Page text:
and to realize that our time in this world is limited.
Moshe Rabbenu's last plea to Klal Yisroel was,
"Repent!" The last lesson Moshe Rabbenu taught us was: from
Hashem's point of view, a thousand years are like yesterday.
They pass by like a night. We live only seventy years,
perhaps eighty years. We have so much to accomplish with our
lives and our lifetime is so short. We must be wise enough
not to waste our time, not to waste our life.
Accordingly, Moshe Rabbenu's final prayer to Hashem was to
grant us the ability "to count our days, so we shall
understand and chochmoh shall come into our hearts"
(Tehillim 90:12). Moshe Rabbenu's last prayer for us
was to face reality, to realize the shortness of our lives
and to value the time Hashem has given us. It is a prayer
that we should become awake enough and wise enough to have
hearts that desire chochmoh, the true wisdom we need
for success in this life.
Our lives pass very quickly. We waste lots of time,
especially in our early, youthful years. Therefore, the Ibn
Ezra comments on this posuk, explaining why this
chochmoh, the realization of the value of time, is so
important that Moshe prayed for Hashem, "To give us a heart
to know how to value our days, and the reason why —
because they are few." Moshe Rabbenu continues his prayer,
"Satisfy us in the morning with your kindness and we shall
sing out and rejoice all our days" (Tehillim
The Ibn Ezra explains that this means, " . . . if Hashem has
been kind with us in our younger years [the morning]; that He
has taught us the proper way, therefore we will rejoice all
our life, even when we are old."
This is a vital aspect of Moshe's prayer. It was Moshe's
special request for wisdom in the early part of our lives, in
order that our most energetic and productive years should not
go to waste, and that we should not fool ourselves by
thinking we can run away from reality.
During the minchah prayers of Yom Kippur — the
day when Hashem Yisborach concludes His judgment, the
judgment that started on Rosh Hashonoh — we read
sefer Yonah. The Chofetz Chaim zt"l writes two
reasons why we read sefer Yonah on Yom Kippur: It
speaks about teshuvoh, and also it teaches us about
the impossibility of running away from Hashem (Mishna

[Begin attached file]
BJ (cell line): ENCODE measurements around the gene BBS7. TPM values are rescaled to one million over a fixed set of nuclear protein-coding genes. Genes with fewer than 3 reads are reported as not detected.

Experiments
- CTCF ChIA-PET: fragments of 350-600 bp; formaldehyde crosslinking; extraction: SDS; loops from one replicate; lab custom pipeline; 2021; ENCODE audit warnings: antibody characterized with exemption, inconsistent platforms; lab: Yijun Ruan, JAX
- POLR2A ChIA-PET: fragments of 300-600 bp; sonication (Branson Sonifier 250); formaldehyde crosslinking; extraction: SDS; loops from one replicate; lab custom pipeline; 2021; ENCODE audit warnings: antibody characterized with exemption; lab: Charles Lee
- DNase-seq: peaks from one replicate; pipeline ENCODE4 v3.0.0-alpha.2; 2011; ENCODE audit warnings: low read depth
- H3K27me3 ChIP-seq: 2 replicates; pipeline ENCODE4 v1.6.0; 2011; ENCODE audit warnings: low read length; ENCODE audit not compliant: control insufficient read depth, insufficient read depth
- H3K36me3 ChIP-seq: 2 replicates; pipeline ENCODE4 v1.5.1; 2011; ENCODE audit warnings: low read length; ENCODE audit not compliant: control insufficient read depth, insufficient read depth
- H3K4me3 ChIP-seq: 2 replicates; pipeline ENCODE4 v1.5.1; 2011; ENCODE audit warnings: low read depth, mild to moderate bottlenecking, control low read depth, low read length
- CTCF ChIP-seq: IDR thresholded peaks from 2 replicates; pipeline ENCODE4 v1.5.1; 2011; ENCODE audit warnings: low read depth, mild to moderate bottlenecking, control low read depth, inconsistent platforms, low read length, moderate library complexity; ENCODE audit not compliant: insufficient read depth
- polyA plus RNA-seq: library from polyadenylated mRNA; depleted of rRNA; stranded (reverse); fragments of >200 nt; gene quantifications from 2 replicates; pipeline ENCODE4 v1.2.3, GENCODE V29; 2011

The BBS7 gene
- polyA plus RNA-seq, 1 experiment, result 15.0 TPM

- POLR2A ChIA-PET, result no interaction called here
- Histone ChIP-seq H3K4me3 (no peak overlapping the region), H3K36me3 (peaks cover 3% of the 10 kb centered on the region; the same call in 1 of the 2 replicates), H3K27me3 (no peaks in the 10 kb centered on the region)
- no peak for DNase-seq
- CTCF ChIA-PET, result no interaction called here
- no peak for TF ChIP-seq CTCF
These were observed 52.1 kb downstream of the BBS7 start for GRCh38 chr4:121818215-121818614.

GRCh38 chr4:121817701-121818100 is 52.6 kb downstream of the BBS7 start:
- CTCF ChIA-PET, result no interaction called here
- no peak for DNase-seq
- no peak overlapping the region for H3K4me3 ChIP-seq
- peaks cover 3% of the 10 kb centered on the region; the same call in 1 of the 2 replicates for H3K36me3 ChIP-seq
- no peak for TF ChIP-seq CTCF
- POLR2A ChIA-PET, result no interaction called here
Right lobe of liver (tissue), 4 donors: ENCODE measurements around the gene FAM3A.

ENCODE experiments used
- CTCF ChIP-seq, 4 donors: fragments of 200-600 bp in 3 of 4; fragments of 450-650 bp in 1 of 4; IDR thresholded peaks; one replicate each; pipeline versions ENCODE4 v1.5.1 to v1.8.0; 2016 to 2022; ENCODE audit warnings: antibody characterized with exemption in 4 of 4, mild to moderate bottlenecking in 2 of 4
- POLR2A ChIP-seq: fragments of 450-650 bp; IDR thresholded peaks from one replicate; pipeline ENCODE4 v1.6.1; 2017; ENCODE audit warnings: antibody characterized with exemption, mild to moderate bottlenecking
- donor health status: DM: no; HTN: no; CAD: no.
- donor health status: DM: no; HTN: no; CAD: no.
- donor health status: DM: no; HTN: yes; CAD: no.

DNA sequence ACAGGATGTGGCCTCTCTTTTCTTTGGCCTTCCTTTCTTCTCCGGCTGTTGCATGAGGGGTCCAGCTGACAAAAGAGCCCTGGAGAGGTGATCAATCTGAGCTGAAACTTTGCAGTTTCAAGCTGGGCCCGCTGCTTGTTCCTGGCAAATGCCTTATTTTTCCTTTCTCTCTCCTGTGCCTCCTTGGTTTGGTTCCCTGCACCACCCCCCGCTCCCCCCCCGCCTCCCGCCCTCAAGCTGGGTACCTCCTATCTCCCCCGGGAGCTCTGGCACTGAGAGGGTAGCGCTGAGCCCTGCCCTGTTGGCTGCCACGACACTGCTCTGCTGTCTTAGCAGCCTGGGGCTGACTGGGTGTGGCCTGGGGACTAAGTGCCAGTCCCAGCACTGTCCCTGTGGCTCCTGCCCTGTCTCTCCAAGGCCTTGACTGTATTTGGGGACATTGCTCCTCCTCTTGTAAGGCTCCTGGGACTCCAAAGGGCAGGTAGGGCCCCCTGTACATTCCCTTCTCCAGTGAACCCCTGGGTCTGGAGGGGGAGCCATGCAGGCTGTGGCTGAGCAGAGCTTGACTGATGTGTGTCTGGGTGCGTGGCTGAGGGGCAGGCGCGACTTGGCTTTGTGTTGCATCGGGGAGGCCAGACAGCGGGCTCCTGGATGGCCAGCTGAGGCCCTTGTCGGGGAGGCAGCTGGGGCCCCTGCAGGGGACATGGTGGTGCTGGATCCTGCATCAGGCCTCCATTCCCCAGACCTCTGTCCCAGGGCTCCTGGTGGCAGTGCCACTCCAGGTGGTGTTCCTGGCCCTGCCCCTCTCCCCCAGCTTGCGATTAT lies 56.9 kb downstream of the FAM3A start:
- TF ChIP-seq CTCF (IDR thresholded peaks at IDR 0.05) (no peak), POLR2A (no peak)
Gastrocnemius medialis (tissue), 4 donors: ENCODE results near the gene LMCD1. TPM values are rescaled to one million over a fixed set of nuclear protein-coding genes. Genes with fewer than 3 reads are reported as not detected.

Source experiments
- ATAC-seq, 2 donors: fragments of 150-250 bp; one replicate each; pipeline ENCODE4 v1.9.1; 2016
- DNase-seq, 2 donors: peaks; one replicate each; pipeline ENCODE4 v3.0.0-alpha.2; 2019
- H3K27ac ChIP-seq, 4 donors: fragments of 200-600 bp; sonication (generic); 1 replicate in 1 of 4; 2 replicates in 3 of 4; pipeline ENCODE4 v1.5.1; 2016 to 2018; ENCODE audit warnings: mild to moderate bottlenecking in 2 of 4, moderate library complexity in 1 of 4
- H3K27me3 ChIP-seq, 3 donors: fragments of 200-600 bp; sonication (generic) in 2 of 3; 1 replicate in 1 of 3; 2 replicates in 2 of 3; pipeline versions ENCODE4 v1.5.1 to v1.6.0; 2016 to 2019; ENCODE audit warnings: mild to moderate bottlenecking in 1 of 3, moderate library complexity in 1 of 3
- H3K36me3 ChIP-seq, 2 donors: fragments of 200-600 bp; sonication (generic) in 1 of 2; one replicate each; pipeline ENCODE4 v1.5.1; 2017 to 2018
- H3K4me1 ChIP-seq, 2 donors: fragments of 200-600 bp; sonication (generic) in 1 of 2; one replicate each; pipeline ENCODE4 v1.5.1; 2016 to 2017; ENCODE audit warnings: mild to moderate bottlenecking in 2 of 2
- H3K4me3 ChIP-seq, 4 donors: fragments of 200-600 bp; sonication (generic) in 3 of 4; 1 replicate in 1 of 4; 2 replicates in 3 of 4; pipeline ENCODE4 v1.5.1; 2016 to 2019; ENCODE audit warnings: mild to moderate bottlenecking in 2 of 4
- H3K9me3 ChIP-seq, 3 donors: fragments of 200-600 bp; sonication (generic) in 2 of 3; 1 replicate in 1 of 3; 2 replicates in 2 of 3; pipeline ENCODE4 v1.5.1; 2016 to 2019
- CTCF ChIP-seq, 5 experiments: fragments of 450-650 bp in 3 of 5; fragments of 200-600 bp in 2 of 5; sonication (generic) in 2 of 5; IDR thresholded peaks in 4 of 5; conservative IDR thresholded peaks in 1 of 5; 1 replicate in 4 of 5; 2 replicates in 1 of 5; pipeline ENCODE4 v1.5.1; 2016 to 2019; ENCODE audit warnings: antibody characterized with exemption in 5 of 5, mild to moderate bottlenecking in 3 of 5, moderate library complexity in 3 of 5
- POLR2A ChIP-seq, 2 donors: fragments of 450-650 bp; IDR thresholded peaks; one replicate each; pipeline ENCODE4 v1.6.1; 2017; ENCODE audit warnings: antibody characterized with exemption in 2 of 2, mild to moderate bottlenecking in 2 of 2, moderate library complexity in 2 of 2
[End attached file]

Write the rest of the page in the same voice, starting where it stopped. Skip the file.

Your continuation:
Berurah, s. k. 7 Shulchan Oruch, Orach
Hashem commanded Yonah to go to the great city of Nineveh.
Yonah was to prophesy that the time had come for Nineveh's
judgment and the population should therefore repent. Yonah
refused. In his footnote Shaar HaTzion (6), the
Chofetz Chaim elaborates on the foolishness and futility of
trying to escape from HaKodosh Boruch Hu: " . . .
many times a person will give up hope on himself. He will
think that he is not at all able to correct himself.
Therefore he will always behave in one particular way [of
wrongdoing] and [resigns himself to the fact that] if
HaKodosh Boruch Hu will decree that he die — he
The Chofetz Chaim continues and explains the foolishness of
such thinking: "This is a mistake, because ultimately
everything HaKodosh Boruch Hu wants the soul to
rectify [in this world], it is forced to rectify — [and
if not, then against the person's will] he will come again,
and again to Olom Hazeh! If so, why should he go
through all the effort — to die, suffer burial and
other travails — and return another time?" Yonah's
experience proves the falsehood and foolishness of thinking
that we can escape our mission in life and our
responsibilities to our Creator.
The Chofetz Chaim continues, "HaKodosh Boruch Hu
wanted him to go and prophesy. He refused and fled to the sea
[to escape] . . . and we see [the outcome was] that he
plunged into the sea; he was swallowed by a fish, and he
remained in its belly many days. It would seem unlikely that
he would ever be able to fulfill the command of Hashem
Yisborach when he was at that stage. Nonetheless, we see
the eventual outcome was that the Word of Hashem was
fulfilled — he went and he prophesied. Similarly [for
each and every one of us], as it says in Ovos, `And do
not let your yetzer convince you that the grave is an
escape, for against your will you are formed . . ."
Especially when we are young, when we are most creative, we
must face reality. We must realize the value of time and the
value of life.
When we are young, the yetzer hora is very active and
tricks us into chasing after all that the world has to offer.
The yetzer hora tempts us and fools us into believing
that the world's pleasures have real value. This pursuit of
empty, short-lived physical pleasure leads us further and
farther away from our true goals.
Without insight and foresight, we follow our desires and we
lose track of the purpose of life. We forget why we are
alive. We stray farther from the path of Torah, further from
the fulfillment of mitzvos — farther, further away from
our Creator, and inevitably closer to sin and
The gemora Sotah (3a) teaches us that, "No one does an
aveiroh unless a ruach shtooss — a spell
of idiocy — enters him." Logically, no one should ever
do an aveiroh. Using seichel, the proper
outlook, with enough insight and foresight into the goal and
purpose of life, should protect us from transgressing the
Will of our Creator. Regrettably, when a craving for pleasure
triggers our emotions, our seichel must then clash
with the imagination, the main weapon that the yetzer